Tuesday, March 30, 2010

UN: Afghanistan corruption abuses human rights

A new United Nations report says that the Afghanistan government has widespread corruption that takes a large share of the security aid flowing into the nation. The UN report calls on the world to focus more on long term help for the nation instead of short term security. The corruption increases the poverty felt in Afghanistan, and the UN says it is an abuse of human rights.

From the BBC, we find more of the report's claims.

"The [Afghan] government is often unable to deliver basic services, such as security, food or shelter," the 26-page UN report says.

It stresses that "widespread corruption further limits access to services for a large proportion of the population", blaming Afghan officials of advancing their own interests at the expense of the general public.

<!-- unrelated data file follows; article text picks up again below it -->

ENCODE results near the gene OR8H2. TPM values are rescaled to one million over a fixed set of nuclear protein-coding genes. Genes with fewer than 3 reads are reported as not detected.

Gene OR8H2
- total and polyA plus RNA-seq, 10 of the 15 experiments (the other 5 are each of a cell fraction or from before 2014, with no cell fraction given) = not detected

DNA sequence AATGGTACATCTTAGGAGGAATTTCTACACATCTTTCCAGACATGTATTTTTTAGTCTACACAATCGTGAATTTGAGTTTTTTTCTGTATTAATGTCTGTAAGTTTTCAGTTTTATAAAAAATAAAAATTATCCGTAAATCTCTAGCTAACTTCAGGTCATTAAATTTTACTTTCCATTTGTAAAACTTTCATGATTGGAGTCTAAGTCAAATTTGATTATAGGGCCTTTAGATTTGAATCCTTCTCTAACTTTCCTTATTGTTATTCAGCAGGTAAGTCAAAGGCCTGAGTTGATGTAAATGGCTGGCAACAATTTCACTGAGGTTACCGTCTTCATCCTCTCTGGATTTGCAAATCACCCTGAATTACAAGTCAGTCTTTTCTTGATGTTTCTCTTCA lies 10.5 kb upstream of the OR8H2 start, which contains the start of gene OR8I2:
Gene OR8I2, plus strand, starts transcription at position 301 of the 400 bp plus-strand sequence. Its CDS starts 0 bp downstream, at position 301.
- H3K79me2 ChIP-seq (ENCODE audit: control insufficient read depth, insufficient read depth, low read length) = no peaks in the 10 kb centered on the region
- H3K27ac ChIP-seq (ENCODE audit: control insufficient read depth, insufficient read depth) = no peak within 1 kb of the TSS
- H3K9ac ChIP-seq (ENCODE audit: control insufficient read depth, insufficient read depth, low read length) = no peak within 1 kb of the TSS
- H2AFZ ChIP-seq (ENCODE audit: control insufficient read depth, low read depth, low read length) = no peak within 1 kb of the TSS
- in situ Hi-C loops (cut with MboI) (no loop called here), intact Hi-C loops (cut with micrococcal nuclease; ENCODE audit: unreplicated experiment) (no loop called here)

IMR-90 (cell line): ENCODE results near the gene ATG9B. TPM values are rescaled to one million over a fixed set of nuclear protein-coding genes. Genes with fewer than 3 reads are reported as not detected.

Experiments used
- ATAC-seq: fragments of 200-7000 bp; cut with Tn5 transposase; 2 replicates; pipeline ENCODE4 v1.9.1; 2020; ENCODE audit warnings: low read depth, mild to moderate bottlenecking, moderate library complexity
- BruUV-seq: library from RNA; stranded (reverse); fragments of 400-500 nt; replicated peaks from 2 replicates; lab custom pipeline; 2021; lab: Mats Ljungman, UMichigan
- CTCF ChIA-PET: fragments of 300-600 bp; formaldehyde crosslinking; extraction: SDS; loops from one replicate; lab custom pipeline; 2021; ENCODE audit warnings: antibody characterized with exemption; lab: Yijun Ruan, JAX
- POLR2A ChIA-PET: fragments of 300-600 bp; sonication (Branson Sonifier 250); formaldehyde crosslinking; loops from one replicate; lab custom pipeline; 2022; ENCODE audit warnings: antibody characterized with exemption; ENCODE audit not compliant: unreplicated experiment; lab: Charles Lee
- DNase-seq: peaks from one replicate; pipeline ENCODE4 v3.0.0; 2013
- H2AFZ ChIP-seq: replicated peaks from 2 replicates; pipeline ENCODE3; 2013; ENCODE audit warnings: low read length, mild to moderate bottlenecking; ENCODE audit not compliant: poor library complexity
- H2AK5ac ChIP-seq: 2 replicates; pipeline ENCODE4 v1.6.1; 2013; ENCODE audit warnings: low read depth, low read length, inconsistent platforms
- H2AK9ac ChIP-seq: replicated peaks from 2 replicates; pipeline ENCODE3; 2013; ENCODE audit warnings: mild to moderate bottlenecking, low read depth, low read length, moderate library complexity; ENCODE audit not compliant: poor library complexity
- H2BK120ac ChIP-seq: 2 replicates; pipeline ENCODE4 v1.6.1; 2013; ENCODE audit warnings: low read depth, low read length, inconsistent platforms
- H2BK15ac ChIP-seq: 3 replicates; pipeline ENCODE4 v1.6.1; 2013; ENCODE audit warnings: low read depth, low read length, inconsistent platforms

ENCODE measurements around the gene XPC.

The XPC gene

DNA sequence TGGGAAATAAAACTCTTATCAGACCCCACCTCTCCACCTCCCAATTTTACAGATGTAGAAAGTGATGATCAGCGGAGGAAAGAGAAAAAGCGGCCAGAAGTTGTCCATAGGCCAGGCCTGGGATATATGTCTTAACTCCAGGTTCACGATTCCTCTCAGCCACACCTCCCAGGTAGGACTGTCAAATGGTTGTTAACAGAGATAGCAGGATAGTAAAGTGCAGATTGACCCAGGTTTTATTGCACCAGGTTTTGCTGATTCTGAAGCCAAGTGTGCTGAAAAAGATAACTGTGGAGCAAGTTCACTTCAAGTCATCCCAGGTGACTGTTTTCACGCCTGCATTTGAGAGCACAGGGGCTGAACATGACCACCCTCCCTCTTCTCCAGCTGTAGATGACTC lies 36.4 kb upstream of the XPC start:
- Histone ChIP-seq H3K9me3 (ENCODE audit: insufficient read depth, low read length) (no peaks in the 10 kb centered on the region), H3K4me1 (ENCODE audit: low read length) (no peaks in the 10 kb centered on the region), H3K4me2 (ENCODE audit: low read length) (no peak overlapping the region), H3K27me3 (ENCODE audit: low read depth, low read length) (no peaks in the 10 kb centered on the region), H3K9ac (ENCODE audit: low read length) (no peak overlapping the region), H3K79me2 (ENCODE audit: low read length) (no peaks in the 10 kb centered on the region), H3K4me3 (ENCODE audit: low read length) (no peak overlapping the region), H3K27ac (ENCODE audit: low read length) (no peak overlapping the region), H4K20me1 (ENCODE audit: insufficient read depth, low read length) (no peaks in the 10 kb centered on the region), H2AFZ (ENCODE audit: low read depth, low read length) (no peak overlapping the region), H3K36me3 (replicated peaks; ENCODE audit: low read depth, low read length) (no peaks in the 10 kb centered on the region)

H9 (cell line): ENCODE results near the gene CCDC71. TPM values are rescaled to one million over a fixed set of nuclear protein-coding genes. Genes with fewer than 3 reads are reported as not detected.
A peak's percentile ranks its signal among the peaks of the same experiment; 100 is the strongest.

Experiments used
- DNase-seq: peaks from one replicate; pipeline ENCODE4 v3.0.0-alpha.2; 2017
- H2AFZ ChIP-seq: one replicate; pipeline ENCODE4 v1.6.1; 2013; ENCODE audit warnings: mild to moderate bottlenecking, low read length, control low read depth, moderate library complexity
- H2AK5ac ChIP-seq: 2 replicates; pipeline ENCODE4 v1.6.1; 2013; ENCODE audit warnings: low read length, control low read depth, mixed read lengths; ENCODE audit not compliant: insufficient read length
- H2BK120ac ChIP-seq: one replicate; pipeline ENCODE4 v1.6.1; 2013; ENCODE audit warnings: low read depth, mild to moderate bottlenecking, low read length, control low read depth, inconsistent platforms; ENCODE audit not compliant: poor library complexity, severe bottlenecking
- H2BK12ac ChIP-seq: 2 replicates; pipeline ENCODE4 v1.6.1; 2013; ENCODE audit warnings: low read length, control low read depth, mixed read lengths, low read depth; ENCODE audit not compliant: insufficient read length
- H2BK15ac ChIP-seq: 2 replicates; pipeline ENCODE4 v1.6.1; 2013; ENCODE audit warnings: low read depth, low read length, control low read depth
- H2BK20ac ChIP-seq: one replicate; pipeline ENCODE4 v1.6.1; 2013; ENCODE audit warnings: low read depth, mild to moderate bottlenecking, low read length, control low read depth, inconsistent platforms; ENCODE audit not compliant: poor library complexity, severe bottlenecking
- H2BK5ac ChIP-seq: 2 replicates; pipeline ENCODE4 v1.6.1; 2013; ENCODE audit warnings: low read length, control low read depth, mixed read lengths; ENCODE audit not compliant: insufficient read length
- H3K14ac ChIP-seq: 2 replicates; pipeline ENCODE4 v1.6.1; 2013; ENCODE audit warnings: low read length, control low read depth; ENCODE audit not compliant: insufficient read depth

It notes that Afghanistan still has the second highest maternal mortality rate in the world and the third highest rate of child mortality.

"Only 23% of the population have access to safe drinking water and only 24% above the age of 15 can read and write," said Rupert Colville, a spokesman for the office of the UN human rights commissioner.

"And basically the main conclusion is that the abuse of power is the key driver of poverty in Afghanistan, vested interests frequently shape the public agenda whether in relations to law, policy or the allocation of resources," Mr Colville said.

The document says abusive power structures should be tackled as a matter of urgency.

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